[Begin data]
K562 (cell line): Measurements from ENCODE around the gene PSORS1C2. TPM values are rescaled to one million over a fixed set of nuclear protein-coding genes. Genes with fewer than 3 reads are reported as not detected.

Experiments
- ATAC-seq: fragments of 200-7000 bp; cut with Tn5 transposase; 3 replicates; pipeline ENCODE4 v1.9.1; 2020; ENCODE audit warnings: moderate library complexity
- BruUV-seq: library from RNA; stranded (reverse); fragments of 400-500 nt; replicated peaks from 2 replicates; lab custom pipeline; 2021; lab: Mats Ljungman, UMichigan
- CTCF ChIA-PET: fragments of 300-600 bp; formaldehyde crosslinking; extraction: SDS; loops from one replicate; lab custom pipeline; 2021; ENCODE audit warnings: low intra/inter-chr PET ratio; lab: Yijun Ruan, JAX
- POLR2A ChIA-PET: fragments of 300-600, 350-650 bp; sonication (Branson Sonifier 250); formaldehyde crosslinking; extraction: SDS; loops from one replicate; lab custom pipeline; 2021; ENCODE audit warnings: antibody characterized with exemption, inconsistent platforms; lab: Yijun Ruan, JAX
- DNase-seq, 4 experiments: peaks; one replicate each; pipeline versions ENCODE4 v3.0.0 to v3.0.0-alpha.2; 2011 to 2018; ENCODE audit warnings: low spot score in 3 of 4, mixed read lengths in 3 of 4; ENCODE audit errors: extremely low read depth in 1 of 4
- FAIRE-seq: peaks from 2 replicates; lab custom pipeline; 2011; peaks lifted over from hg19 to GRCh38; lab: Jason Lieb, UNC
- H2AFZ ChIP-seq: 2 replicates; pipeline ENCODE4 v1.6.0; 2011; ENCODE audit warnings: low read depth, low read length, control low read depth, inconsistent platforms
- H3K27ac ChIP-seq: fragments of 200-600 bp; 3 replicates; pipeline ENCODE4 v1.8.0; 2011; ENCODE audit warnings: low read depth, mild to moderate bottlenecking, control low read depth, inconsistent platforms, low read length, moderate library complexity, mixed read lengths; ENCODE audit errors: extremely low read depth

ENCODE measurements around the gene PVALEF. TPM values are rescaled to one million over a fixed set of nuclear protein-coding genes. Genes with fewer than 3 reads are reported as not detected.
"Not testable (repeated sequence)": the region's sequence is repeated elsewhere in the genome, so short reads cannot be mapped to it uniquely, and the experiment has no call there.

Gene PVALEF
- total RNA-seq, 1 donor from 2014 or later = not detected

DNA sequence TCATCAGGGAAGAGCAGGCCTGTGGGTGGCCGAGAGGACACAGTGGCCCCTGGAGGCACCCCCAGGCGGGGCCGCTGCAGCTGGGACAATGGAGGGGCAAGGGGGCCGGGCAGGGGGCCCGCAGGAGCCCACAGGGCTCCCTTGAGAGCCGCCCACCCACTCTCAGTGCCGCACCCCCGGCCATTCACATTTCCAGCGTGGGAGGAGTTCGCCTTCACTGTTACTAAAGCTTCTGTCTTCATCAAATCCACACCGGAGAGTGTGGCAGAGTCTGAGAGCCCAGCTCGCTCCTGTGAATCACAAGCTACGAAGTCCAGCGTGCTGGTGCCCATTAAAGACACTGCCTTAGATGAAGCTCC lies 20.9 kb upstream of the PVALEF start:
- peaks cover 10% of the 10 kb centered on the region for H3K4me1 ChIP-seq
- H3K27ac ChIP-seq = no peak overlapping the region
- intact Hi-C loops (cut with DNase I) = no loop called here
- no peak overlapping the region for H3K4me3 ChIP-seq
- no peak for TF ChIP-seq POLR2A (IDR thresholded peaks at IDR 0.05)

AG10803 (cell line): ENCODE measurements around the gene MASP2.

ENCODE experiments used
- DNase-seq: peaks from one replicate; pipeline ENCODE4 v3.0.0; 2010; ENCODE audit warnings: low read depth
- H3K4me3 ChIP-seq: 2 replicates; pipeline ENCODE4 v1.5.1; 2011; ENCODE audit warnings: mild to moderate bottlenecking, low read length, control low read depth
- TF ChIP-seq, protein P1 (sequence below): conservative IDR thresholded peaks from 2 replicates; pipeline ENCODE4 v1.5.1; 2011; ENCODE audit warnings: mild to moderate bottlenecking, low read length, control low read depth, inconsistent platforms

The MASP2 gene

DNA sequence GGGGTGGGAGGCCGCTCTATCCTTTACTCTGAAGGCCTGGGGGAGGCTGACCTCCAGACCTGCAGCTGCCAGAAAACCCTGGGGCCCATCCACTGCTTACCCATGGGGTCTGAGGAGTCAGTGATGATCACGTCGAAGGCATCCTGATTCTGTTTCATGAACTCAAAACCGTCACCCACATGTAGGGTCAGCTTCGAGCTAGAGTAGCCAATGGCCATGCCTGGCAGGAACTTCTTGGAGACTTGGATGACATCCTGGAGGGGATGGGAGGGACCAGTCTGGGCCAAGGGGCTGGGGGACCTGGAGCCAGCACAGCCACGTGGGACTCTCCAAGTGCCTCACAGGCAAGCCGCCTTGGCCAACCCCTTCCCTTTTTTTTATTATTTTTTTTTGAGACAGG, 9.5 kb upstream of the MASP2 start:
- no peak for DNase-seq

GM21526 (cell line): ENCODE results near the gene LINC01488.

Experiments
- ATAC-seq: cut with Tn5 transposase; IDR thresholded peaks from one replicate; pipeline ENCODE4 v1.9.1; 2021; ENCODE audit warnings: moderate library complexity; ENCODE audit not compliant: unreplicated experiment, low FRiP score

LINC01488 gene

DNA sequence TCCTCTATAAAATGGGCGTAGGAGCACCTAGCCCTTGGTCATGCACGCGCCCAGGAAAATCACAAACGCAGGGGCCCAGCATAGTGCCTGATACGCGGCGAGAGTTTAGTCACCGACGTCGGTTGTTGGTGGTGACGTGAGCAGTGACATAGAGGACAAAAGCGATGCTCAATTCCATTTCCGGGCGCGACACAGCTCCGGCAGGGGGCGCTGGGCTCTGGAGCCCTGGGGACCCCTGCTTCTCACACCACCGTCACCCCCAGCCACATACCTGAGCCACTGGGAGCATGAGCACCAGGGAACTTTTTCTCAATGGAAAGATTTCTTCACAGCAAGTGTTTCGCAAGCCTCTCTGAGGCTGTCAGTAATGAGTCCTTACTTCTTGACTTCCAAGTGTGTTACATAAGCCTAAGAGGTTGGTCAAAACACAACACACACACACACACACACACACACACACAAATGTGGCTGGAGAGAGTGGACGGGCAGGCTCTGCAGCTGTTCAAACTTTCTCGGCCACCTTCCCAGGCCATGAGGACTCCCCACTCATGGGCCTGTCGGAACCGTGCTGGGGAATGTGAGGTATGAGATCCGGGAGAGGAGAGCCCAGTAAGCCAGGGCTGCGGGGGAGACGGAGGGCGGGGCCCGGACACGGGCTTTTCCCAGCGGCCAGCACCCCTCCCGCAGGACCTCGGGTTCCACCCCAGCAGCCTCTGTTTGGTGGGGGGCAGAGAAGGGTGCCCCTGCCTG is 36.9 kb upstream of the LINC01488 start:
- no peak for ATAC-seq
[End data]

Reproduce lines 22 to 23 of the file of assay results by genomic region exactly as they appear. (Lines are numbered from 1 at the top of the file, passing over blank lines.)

ENCODE experiments used
- DNase-seq: peaks from one replicate; pipeline ENCODE4 v3.0.0; 2010; ENCODE audit warnings: low read depth